Fri | Apr 28, 2017

Death by satire

Published:Friday | January 16, 2015 | 1:00 AM

The Editor, Sir:

I wanted to commend Dr Carolyn Cooper on another outstanding column, 'Death by Satire in Paris', which I believe is one of the best commentaries she has written to date, with its subtle innuendos and all.

I hope Dr Cooper is not peaking too soon with her writing, as I really enjoy her columns. The timing of her visit to Paris, which coincided with the recent tragedy at Charlie Hebdo, made the piece even more interesting, considering it was just a few weeks ago Dr Cooper was the centre of major controversy with KC Old Boys, about a single satirical piece written to poke fun at and make a point about their decision to exclude women from their annual reunion dinner.

I particularly enjoyed how the column began, with an innocent cultural visit to one of the world-famous museums, The Louvre.

Personally, I believe free speech comes with a sense of responsibility, and media may sometimes struggle to find the right balance.

Some things are just not in good taste, ethically, morally and otherwise. I don't believe any outlet should encourage bullying. It is one thing to be critical and express a voice, an opinion about a matter, and satire is certainly one way to do it.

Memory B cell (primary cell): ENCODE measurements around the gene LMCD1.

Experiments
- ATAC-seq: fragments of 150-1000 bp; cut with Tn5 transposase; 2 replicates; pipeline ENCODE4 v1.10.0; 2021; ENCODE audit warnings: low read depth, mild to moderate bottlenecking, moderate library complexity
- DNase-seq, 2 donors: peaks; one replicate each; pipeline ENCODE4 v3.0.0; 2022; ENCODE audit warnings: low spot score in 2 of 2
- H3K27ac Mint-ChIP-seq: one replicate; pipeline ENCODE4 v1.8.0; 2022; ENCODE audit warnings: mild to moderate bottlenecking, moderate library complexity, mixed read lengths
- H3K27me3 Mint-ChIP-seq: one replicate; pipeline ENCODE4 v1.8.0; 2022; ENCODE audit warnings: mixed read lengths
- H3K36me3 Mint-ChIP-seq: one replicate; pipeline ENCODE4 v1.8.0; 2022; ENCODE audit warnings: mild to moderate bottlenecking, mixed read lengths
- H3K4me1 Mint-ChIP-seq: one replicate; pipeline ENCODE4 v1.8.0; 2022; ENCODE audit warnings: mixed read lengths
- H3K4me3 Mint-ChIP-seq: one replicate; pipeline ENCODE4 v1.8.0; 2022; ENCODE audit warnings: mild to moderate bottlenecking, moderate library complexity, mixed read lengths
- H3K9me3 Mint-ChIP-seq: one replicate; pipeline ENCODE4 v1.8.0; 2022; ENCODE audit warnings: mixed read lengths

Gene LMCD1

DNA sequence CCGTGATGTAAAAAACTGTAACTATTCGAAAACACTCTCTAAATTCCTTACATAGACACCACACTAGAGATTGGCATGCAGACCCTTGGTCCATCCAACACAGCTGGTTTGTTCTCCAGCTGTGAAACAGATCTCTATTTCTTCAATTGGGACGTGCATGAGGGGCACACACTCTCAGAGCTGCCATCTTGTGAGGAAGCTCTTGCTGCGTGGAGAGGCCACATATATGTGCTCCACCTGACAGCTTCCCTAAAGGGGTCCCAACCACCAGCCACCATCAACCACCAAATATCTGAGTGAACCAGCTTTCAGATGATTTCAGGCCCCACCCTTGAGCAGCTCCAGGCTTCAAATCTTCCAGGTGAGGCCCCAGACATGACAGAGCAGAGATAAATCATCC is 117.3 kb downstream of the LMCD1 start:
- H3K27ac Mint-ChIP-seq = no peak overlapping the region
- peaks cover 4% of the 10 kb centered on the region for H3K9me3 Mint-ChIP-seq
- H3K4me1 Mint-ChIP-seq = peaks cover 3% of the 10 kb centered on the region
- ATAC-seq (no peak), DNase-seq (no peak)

But when you target certain individuals, groups, repeatedly with constant attacks, name- calling, taunts, insults, at some point you're bound to get what is expected, a reaction. Charlie Hebdo has repeatedly targeted the Prophet Muhammad in some very offensive cartoons.

Freedom of speech, yes, but at what cost? Perhaps its best image so far is the cartoon Charlie Hebdo used for the memorial issue, depicting the Muhammad shedding a tear, with the words "Tout est pardonne" (All is forgiven).

A powerful, yet simple and very moving message, without any offensive antics.

There was nothing satirical about this image, and it is thought-provoking. I'm glad to hear that as many as three million copies were published for circulation worldwide. We can be critical and poke fun, but in the end, we remember that tolerance and respect are positive virtues.

P. Chin